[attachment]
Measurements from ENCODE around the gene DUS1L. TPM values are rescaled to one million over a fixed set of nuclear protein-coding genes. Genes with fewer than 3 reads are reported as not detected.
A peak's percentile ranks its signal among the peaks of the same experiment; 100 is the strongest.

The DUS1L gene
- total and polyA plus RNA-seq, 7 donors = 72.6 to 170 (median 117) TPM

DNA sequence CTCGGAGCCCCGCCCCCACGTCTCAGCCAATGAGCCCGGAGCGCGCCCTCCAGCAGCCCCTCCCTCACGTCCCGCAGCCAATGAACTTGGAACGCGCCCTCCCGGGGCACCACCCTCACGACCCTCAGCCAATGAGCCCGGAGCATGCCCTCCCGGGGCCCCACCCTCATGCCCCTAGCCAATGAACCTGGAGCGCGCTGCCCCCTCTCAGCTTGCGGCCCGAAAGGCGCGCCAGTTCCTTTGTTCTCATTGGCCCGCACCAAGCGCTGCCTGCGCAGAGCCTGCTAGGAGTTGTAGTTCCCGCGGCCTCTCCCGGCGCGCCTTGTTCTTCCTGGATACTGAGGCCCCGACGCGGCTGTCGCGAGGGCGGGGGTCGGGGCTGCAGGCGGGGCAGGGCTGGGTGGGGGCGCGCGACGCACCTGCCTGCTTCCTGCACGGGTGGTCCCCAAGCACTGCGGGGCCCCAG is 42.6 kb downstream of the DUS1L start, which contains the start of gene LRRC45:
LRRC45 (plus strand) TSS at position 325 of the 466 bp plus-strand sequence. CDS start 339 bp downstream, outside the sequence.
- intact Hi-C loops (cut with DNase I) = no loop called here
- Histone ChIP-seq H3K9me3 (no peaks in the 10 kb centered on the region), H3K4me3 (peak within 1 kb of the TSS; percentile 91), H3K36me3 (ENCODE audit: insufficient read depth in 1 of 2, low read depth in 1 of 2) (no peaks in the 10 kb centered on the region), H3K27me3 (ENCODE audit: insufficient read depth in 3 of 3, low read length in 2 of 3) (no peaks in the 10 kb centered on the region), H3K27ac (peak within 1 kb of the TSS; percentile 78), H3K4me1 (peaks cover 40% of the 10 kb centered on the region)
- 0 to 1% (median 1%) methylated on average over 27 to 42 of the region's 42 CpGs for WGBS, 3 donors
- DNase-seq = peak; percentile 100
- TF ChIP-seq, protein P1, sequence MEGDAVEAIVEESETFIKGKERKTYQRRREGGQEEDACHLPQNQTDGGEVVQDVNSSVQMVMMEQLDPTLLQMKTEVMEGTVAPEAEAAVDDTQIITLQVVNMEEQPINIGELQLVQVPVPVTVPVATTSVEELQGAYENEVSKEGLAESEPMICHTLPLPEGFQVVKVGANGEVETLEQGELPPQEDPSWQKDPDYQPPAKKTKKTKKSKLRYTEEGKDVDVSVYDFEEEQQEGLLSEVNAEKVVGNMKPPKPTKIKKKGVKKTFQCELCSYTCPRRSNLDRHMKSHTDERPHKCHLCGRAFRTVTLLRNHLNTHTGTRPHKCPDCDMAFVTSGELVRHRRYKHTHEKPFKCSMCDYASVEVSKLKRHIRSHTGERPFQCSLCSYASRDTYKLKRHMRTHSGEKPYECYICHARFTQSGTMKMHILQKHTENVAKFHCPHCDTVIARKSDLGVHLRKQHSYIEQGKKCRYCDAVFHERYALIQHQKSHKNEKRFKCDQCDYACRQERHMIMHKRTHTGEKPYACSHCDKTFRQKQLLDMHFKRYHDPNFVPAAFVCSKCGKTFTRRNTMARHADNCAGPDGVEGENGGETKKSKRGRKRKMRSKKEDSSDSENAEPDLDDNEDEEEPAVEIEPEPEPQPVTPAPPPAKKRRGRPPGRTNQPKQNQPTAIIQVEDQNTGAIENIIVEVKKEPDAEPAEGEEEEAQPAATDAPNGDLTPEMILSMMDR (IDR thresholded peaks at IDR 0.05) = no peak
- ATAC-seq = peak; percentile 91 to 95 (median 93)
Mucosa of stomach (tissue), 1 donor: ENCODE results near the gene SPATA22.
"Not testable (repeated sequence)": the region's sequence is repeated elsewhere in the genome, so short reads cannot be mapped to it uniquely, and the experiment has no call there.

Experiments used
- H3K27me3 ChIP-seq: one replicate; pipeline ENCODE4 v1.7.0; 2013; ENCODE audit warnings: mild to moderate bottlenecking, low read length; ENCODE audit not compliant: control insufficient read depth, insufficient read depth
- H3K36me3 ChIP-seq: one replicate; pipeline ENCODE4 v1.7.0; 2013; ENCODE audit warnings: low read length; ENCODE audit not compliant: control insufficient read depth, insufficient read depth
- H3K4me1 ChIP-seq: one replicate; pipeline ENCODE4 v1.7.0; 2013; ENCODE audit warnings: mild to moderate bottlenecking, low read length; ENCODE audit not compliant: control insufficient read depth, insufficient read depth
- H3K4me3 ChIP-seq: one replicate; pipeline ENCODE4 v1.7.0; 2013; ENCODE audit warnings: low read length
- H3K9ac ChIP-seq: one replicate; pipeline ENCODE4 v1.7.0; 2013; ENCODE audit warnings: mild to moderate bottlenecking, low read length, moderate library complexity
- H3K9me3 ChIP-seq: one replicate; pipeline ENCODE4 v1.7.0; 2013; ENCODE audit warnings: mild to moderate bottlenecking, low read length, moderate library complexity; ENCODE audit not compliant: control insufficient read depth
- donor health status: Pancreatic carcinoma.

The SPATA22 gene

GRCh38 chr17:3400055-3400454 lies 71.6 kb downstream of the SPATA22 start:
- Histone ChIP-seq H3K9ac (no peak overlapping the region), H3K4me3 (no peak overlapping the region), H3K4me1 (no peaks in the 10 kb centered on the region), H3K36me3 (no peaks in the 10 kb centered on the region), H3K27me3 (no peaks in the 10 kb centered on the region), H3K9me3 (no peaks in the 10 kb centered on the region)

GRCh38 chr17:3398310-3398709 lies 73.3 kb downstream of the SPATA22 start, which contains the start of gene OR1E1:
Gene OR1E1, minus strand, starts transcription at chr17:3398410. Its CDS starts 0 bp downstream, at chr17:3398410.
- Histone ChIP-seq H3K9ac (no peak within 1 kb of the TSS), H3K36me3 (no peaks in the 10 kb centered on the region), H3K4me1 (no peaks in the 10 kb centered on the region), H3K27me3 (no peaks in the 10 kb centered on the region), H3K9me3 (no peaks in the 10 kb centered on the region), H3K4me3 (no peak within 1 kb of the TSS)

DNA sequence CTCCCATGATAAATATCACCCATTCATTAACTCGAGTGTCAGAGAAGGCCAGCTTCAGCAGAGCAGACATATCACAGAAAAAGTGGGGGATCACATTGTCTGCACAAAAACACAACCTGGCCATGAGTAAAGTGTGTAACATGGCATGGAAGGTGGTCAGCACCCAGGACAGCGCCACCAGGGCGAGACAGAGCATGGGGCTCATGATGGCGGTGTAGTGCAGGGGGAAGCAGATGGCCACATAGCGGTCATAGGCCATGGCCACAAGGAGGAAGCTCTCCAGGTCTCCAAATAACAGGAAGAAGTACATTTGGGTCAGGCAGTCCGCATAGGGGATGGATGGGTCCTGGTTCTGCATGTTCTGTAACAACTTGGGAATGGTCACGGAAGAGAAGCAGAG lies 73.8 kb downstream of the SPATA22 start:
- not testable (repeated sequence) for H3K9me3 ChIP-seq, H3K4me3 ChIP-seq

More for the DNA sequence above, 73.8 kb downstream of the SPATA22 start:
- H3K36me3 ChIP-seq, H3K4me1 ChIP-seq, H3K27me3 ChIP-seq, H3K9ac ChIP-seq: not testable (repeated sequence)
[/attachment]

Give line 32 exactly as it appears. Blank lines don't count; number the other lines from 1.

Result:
- H3K36me3 ChIP-seq, H3K4me1 ChIP-seq, H3K27me3 ChIP-seq, H3K9ac ChIP-seq: not testable (repeated sequence)